Wednesday, February 13, 2019

Free Ulysses Essays: Buck Mulligan and Stephen Dedalus :: Joyce Ulysses Essays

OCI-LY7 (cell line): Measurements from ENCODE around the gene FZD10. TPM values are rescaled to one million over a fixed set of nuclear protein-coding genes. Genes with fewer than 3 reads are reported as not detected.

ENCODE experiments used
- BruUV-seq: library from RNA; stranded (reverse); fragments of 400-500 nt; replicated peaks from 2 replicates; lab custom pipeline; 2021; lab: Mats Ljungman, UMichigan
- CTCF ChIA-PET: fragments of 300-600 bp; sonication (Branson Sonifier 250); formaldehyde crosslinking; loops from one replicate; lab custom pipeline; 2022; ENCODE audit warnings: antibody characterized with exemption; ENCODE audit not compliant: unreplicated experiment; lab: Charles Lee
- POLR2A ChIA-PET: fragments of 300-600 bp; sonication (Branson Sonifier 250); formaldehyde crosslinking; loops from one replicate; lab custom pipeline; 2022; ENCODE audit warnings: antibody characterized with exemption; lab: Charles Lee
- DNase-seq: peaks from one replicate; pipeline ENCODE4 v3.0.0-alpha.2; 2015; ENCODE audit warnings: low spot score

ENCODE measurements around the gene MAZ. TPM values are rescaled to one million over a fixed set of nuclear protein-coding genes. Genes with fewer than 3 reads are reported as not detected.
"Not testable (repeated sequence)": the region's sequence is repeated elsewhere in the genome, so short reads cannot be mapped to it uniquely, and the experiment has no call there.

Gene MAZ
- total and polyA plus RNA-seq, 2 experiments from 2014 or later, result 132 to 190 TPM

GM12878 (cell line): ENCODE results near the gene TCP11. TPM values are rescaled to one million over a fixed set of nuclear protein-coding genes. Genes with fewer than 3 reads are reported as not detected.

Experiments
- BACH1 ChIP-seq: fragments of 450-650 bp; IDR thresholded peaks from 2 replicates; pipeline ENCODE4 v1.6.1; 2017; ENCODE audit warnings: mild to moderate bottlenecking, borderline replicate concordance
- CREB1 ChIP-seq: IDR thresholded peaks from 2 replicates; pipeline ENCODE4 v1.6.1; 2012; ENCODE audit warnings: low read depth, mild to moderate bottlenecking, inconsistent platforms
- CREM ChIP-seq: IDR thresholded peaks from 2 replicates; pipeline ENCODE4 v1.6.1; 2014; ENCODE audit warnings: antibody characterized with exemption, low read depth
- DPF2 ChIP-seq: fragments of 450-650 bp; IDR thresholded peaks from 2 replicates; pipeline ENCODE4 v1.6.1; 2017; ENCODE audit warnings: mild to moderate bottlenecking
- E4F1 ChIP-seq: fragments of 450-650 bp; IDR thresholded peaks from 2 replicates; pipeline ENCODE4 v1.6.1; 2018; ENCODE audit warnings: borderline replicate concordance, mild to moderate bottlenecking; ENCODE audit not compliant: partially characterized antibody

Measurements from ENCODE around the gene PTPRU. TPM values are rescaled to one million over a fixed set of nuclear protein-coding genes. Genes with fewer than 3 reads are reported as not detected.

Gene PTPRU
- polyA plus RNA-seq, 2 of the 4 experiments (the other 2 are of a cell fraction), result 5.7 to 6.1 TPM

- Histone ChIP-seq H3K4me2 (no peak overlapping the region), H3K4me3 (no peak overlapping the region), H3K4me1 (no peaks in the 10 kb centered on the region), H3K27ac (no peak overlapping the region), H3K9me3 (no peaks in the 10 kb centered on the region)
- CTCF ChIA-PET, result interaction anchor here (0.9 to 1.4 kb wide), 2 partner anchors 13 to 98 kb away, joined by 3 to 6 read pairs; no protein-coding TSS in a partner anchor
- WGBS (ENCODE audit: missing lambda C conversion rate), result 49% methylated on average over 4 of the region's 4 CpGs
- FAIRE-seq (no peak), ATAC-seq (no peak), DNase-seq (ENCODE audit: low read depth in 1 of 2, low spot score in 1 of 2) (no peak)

buck Mulligan and Stephen Dedalus of Ulysses    Though I realize that Ulysses is a masterful paradigm of innovative techniques (or so the faculty of the university would fetch wizness believe) - it is the conflicting natures of institutionalise Mulligan and Stephen Dedalus which I find of primary (if non sole) interest.   Dedalus is a disillusioned, Jesuit trained academic with literary aspirations. His academic pursuits have led to a symbolic burning of his wings (his emotional detachment) as he rose to the en liltingenment of the Sun. He tolerates neither the abusive Buck Mulligan nor the condescending Oxonian Haines (the coinhabitants of Martello Tower) and feigns interest in the citizenry of Dublin.   Buck Mulligan is a cynical man of action. He mocks Dedalus beliefs and intellectual prowess. Whereas Dedalus fears piss (perhaps symbolizing baptism) - Mulligan once saved a drowning man. Mulligan plunges into tone while Stephen meekly questions existence an d his place in reality. Mulligan privy ingratiate himself to the peasantry (see the encounter with the unpaid Milk woman) while Dedalus broods on Irish history and appears the elitist.   Stephen has been blinded by the Sun and lives in a unstructured world. His feelings of guilt (primarily concerning his mothers hideous death and the abandonment of his sisters to poverty) coupled with his sense of estrangement necessitates a continuous introspection as recourse. His relentless pursuit of dogmatic truths (a concept dear to the Aristotelian Jesuits) clarifies little and fuels his discontent. As a instructor he is uncaring - oblivious to the inadequacies of his students. As an employee he is held in light regard. You were not born to be a teacher, I think...To learn one must be humble states the schoolmaster, Mr.Deasy (35). His literary views are scorned by his contemporaries and he is not considered a poet of any promise.   Yet Dedalus is a hero of a different ilk. Stephen is a sincere thinker and as such is diametrically opposed to Mulligan - the man of action. He considers the import of his actions and grieves his perceived sins - Mulligan hides in cynicism.

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